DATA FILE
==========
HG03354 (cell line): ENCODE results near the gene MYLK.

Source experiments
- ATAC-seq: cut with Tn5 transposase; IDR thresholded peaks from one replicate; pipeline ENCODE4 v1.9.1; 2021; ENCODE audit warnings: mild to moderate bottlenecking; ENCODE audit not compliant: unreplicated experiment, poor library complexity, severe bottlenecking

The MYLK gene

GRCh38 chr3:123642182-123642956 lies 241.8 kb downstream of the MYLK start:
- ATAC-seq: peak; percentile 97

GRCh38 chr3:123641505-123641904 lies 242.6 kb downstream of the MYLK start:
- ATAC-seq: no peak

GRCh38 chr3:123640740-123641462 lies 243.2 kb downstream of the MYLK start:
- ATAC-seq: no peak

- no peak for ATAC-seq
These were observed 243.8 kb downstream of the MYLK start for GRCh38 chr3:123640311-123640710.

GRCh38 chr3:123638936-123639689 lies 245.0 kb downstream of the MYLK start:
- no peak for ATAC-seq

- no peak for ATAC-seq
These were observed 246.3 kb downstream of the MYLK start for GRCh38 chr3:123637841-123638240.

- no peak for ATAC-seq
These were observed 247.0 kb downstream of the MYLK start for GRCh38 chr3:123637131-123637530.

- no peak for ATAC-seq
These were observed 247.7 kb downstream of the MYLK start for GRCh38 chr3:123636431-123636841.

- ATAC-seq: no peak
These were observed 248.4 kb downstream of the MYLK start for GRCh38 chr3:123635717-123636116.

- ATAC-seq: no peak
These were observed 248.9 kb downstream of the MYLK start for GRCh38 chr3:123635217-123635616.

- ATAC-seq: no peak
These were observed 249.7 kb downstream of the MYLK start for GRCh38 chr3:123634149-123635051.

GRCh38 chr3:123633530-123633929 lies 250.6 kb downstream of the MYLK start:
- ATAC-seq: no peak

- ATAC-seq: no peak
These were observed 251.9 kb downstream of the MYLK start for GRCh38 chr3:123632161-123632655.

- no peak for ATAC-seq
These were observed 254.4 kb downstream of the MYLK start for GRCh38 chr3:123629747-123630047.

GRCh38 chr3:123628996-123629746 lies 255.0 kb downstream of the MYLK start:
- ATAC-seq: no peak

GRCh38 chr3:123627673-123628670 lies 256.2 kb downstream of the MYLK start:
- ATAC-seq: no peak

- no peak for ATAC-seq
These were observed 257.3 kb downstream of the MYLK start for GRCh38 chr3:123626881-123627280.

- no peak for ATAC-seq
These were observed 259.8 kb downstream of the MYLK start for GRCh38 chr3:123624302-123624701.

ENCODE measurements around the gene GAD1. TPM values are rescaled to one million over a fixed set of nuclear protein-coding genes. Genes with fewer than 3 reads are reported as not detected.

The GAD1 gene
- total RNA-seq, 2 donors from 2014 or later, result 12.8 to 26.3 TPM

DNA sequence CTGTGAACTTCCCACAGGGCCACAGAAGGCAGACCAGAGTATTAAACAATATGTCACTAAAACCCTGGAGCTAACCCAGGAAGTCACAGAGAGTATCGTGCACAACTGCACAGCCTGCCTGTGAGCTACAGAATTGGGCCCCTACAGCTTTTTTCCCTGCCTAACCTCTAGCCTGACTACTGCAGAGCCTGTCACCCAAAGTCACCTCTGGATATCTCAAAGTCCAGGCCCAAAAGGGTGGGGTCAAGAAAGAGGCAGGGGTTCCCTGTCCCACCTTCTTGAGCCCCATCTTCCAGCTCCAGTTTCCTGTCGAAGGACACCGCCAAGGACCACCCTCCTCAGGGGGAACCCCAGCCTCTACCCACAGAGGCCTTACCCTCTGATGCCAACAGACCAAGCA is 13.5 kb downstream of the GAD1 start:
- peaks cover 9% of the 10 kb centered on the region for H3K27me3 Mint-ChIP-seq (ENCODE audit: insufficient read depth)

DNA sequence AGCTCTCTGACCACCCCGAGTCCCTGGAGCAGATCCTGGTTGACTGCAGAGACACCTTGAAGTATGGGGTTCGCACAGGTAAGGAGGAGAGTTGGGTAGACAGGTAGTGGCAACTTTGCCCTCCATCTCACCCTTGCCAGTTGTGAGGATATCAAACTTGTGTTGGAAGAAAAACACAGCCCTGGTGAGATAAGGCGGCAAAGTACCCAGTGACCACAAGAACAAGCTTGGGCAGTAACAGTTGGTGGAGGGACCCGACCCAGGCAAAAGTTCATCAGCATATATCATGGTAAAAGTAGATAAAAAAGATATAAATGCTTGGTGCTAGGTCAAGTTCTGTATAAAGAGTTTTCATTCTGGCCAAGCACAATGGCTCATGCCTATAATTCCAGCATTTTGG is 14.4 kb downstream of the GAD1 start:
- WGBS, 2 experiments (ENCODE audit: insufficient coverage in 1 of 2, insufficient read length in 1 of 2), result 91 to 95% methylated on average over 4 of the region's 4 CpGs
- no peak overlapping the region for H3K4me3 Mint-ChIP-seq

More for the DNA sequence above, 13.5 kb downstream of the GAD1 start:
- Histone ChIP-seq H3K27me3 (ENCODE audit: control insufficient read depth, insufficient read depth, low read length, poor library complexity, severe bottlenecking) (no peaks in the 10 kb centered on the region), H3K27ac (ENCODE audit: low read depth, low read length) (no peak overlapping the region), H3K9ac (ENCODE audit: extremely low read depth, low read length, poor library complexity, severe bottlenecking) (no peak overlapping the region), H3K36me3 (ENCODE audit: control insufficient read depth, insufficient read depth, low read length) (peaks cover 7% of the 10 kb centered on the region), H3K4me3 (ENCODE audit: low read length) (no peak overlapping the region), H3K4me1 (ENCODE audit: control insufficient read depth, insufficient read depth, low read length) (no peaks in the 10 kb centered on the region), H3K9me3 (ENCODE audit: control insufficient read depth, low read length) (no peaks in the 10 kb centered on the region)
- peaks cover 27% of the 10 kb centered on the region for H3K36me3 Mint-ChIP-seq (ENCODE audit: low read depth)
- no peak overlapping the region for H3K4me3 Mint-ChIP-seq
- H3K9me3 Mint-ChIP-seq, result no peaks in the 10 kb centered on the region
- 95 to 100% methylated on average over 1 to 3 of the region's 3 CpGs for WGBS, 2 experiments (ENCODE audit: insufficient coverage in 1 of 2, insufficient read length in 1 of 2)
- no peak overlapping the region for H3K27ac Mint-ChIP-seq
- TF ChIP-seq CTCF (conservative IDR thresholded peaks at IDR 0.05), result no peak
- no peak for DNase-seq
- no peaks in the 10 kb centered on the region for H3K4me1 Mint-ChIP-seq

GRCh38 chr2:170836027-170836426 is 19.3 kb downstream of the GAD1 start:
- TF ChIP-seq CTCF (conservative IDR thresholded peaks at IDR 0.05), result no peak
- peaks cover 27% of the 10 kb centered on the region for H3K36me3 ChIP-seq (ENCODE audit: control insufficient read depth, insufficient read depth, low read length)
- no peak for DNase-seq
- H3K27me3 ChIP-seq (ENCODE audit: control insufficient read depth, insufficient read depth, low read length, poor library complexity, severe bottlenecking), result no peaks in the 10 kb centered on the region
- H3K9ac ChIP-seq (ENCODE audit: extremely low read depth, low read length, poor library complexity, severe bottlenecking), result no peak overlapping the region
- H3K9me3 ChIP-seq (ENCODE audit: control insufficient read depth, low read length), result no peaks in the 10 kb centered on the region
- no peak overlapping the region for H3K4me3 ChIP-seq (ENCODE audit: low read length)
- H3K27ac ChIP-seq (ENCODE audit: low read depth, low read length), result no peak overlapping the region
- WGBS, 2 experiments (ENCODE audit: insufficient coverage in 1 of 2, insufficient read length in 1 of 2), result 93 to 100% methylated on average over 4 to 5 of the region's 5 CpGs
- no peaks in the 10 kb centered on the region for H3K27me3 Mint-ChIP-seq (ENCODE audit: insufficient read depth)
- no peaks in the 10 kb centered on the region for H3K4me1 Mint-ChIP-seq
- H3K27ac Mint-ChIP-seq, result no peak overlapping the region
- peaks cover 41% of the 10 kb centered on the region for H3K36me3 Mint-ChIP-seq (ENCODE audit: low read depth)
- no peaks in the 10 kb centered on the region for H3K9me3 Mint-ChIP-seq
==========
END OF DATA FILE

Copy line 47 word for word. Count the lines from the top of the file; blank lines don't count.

- WGBS, 2 experiments (ENCODE audit: insufficient coverage in 1 of 2, insufficient read length in 1 of 2), result 91 to 95% methylated on average over 4 of the region's 4 CpGs